Garden

Christmas tree


The Christmas fir tree


The tradition of the Christmas fir has its roots in the most varied European cultures: the Celts and the northern populations revered the evergreen conifers, symbol of eternal life, cosmic trees that allow us to communicate with the otherworldly; the ancient Romans used to celebrate the winter solstice using fronds of evergreen plants adorned with bows and colored ribbons; the Teutons used to celebrate the winter solstice by decorating a large fir tree and burning a log of fir wood in the fire.
The ancient populations that lived in Europe have always venerated the evergreen trees, as immortals, and celebrated the winter solstice as a sign of the advancing spring, of the new sun is born; these symbologies have been absorbed by Christianity, which in fact has established to celebrate the birth of Jesus in the period of the winter solstice. Clearly the pagan symbols of the new sun are clearly well assimilable to this important event of Christianity, and we can easily rejoin the meaning of new sun and new light to the figure of Christ.

Ancient Christmas tree traditions



For the ancient traditions it was common to adorn the evergreen plants with fruits, colored ribbons and berries during the winter solstice, as a propitiatory gesture of the new harvest, which would come during the summer, announced by the solstice. From these uses derive the habit of decorating a fir or other conifer with ribbons, colored balls (to symbolize the fruits), flakes.
In reality these ancient customs have been lost over the centuries in most of Europe; they remained mostly in areas inhabited by Germanic peoples. The reintroduction in homes around the world takes place starting from 1700-1800, when the European nobles started again to place sumptuous Christmas trees in their homes.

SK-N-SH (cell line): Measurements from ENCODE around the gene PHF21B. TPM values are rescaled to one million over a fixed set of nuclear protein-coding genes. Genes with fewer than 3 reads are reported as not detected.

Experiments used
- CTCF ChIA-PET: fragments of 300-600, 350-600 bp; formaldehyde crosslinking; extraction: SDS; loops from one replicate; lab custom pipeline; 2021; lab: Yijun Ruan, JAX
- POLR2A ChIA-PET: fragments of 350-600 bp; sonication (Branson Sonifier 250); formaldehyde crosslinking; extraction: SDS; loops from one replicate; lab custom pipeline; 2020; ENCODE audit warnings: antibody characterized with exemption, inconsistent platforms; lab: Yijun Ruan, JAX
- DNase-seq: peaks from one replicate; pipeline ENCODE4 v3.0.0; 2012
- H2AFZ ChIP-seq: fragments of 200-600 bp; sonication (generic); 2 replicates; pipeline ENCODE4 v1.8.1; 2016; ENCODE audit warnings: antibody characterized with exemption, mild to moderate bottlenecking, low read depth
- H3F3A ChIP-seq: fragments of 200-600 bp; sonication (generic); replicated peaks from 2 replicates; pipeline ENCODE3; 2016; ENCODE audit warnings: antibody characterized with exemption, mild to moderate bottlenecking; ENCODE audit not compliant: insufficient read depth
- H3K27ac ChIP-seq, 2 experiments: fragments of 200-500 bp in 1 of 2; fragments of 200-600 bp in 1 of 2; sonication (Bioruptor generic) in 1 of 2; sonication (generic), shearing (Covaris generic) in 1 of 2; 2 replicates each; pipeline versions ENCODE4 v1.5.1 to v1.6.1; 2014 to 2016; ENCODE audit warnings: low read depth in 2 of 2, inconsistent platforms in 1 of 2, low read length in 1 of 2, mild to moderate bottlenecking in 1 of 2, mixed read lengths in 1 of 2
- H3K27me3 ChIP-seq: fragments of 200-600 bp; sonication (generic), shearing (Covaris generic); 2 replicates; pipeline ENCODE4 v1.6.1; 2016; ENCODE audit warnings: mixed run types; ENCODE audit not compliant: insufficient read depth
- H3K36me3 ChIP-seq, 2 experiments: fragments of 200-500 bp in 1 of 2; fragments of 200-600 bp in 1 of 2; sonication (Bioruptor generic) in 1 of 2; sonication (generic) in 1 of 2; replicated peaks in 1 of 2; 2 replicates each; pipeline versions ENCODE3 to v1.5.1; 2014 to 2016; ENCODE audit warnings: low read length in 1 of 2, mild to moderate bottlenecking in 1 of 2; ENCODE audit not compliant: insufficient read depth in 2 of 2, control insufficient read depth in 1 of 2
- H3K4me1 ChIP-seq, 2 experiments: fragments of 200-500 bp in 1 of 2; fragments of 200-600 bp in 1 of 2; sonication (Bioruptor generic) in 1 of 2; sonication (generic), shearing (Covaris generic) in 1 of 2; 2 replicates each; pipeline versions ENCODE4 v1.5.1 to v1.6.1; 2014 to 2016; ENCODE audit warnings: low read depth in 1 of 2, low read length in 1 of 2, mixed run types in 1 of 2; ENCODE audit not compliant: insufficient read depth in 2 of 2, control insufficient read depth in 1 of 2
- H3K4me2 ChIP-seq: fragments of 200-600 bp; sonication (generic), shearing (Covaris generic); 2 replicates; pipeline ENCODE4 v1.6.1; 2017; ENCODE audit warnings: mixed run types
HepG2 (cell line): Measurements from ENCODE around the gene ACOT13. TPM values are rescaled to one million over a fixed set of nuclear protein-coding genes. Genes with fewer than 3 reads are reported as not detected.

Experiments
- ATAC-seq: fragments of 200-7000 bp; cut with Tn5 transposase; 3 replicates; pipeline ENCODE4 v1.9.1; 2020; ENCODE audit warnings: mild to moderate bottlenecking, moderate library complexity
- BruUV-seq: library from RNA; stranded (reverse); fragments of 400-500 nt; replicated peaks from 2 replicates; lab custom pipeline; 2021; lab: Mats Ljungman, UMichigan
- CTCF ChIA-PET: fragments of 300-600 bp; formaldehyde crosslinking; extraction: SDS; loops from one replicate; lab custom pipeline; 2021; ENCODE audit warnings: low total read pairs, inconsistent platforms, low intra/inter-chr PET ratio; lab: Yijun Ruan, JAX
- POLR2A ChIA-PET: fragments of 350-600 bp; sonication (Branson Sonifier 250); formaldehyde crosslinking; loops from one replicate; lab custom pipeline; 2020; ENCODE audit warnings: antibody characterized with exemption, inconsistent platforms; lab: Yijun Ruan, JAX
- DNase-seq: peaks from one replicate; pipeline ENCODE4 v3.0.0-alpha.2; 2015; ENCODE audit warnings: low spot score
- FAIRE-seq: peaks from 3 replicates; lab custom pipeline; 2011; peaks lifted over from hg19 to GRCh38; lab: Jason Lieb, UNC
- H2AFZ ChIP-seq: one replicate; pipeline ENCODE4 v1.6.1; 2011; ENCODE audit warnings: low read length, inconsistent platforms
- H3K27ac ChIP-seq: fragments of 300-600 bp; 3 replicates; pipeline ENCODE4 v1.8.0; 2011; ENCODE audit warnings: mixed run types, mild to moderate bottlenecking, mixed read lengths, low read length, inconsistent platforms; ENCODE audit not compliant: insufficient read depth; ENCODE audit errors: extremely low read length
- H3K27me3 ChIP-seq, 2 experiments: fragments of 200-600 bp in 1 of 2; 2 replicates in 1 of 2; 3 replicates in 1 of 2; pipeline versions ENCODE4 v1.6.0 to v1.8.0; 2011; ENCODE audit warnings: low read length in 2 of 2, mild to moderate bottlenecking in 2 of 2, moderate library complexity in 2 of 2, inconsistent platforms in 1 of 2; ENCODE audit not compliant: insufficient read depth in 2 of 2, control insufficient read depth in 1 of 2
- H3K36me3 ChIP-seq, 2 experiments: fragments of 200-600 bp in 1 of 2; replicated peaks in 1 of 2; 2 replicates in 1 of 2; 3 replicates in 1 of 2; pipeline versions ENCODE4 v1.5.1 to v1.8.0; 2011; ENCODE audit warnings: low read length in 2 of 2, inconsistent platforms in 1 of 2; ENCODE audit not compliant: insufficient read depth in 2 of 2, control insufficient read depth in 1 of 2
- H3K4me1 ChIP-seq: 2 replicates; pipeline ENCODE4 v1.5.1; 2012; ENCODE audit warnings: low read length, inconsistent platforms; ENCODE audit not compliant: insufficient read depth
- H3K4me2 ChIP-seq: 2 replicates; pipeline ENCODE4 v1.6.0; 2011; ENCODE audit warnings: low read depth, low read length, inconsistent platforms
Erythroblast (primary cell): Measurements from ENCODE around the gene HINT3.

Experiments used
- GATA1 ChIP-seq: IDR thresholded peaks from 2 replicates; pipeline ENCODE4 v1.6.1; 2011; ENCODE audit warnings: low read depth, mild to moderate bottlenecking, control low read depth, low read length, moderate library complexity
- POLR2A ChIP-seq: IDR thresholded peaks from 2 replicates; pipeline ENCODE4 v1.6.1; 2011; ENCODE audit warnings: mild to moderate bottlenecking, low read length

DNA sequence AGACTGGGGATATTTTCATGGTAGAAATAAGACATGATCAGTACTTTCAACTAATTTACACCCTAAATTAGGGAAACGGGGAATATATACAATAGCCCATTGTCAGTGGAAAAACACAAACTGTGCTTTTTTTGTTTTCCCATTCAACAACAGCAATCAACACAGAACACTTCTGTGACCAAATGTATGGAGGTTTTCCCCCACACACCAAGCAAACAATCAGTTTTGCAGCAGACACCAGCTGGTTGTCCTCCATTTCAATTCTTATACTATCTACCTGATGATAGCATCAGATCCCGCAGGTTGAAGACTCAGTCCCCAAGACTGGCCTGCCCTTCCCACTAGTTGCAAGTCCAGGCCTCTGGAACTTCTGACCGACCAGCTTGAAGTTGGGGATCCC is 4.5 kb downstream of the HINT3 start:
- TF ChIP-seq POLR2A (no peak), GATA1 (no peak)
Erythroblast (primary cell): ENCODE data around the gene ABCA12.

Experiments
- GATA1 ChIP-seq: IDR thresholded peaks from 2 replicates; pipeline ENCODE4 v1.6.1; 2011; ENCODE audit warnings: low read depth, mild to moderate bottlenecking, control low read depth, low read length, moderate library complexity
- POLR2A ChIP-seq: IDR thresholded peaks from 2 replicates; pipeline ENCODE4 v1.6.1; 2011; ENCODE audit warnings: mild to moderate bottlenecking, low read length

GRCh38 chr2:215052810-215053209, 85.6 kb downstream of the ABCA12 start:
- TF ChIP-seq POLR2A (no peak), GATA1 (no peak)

Only in the 1900s in Italy too the custom of decorating a fir tree in every home took hold; in fact for a long time this custom in our country remains public: only in the great Italian squares were Christmas trees present.

True or fake?



In Europe it is common to grow fir trees and other conifers specifically for use during the Christmas period; we can find whole trees on the market, equipped with roots, or just "tips", or the plant cut to the ground of the soil. In the first case, if we can grow the fir at best, after the Christmas period it will be possible to reposition it; in the second case, instead, our spruce will be ground to make composter.
If we want to prepare a real fir tree for the Christmas holidays, it is advisable to place it outdoors, perhaps on the terrace, so as to be able to keep the plant in the cold, as would occur in nature; placing the Christmas tree at home will surely lead to an excessive suffering of the plant, which therefore cannot survive in any way the Christmas festivities.

Christmas tree: Christmas tree at home



If we place it at home, whether it is a plant with roots or just a point, we remind you that it is essential to keep the plant alive, to avoid losing most of the needles; to do this it is important to place our fir in a large vase, filled with good soil, to keep it slightly damp throughout the Christmas period. Then we place our fir in a little heated room, in any case far from heat sources, possibly near a window; if possible every day we spray the foliage with demineralized water.
If instead we prefer to avoid these inconveniences we will have to equip ourselves with a synthetic tree, which is certainly much less poetic than a real conifer, which in addition to being aesthetically very beautiful, will brighten up the house giving off the typical resinous scent.